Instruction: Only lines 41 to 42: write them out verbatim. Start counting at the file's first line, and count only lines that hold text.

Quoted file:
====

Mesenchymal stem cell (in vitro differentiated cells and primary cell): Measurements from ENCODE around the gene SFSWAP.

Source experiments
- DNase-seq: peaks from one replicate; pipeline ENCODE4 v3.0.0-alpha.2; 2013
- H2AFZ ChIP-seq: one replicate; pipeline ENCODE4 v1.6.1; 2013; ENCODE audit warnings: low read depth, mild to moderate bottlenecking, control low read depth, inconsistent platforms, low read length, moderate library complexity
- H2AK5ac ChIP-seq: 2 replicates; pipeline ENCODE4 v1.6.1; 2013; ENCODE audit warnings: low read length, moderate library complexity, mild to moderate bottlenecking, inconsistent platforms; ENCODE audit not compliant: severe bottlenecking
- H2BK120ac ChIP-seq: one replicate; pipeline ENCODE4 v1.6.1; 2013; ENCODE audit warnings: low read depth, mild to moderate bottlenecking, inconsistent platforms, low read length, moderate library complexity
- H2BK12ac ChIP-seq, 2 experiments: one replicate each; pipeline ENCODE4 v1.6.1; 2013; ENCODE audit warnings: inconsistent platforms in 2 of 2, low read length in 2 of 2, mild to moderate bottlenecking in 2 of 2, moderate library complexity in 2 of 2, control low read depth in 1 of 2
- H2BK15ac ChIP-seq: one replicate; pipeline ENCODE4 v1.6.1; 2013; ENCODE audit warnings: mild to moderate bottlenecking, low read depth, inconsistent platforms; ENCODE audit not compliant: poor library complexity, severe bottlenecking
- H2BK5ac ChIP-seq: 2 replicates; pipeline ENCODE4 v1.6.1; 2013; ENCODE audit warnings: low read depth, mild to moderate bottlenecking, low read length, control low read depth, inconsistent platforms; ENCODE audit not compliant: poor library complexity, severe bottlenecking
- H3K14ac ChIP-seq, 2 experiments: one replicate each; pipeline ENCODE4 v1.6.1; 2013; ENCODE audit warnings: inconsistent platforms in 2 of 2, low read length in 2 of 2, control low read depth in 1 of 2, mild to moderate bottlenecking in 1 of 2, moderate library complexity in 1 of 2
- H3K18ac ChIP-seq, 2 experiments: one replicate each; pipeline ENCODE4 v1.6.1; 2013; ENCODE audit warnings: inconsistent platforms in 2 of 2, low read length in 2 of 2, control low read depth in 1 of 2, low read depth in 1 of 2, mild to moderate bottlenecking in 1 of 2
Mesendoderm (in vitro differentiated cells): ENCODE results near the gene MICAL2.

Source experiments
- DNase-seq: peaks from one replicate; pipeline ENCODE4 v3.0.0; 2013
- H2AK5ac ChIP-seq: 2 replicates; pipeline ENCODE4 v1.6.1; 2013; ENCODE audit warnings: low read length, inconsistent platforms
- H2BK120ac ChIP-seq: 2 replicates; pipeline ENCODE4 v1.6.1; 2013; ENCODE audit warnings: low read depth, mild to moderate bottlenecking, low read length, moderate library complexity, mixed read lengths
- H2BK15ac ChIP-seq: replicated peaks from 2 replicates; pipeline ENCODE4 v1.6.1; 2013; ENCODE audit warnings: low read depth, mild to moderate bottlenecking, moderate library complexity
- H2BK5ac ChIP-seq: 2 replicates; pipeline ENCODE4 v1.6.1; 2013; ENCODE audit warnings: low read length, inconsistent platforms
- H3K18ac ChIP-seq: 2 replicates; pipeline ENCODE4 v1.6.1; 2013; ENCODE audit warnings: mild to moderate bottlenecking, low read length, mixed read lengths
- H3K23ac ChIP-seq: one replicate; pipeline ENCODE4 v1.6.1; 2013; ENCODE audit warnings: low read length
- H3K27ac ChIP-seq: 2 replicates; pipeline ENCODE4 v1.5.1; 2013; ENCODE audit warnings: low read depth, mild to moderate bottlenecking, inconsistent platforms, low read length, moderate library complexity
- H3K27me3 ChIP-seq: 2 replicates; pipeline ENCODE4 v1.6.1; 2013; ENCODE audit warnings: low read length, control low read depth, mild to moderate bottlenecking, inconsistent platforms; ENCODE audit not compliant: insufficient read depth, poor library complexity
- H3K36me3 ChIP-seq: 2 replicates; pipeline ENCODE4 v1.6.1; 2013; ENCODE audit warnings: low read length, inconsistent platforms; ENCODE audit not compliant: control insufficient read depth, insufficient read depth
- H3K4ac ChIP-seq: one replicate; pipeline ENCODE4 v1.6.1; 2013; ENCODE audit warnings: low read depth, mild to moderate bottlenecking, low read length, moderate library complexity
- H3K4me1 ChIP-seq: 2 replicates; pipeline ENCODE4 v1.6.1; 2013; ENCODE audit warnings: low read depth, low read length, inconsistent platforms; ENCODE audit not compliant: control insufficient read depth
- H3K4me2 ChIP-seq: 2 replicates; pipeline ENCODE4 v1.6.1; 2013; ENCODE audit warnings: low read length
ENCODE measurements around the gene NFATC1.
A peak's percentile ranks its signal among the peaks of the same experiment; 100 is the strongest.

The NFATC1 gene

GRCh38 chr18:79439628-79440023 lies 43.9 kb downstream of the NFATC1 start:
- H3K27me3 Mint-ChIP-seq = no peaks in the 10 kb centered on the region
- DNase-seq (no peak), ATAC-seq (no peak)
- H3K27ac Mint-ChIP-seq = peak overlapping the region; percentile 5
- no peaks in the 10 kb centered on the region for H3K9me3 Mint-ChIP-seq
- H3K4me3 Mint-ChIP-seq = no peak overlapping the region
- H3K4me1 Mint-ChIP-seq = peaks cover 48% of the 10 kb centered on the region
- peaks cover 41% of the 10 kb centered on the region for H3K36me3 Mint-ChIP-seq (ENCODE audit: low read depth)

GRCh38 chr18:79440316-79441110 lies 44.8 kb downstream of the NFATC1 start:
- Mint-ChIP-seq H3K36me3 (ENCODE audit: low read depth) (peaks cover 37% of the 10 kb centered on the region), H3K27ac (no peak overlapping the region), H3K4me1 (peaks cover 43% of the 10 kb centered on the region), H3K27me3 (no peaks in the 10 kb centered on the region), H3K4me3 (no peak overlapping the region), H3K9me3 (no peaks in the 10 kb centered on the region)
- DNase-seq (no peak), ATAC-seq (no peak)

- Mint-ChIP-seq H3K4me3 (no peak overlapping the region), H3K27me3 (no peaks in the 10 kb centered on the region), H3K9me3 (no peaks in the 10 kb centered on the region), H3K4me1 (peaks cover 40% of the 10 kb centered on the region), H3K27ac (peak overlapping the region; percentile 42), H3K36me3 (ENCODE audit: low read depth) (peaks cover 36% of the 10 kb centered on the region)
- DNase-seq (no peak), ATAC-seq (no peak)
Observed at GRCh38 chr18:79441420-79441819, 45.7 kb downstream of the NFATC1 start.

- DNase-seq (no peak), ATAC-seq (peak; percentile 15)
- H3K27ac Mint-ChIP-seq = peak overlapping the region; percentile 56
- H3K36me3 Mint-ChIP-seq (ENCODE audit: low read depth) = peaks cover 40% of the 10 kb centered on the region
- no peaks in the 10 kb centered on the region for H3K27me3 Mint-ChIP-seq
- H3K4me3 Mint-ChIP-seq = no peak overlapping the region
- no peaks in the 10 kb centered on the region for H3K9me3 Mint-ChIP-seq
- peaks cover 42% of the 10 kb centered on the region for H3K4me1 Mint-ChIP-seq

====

- Mint-ChIP-seq H3K4me3 (no peak overlapping the region), H3K27me3 (no peaks in the 10 kb centered on the region), H3K9me3 (no peaks in the 10 kb centered on the region), H3K4me1 (peaks cover 40% of the 10 kb centered on the region), H3K27ac (peak overlapping the region; percentile 42), H3K36me3 (ENCODE audit: low read depth) (peaks cover 36% of the 10 kb centered on the region)
- DNase-seq (no peak), ATAC-seq (no peak)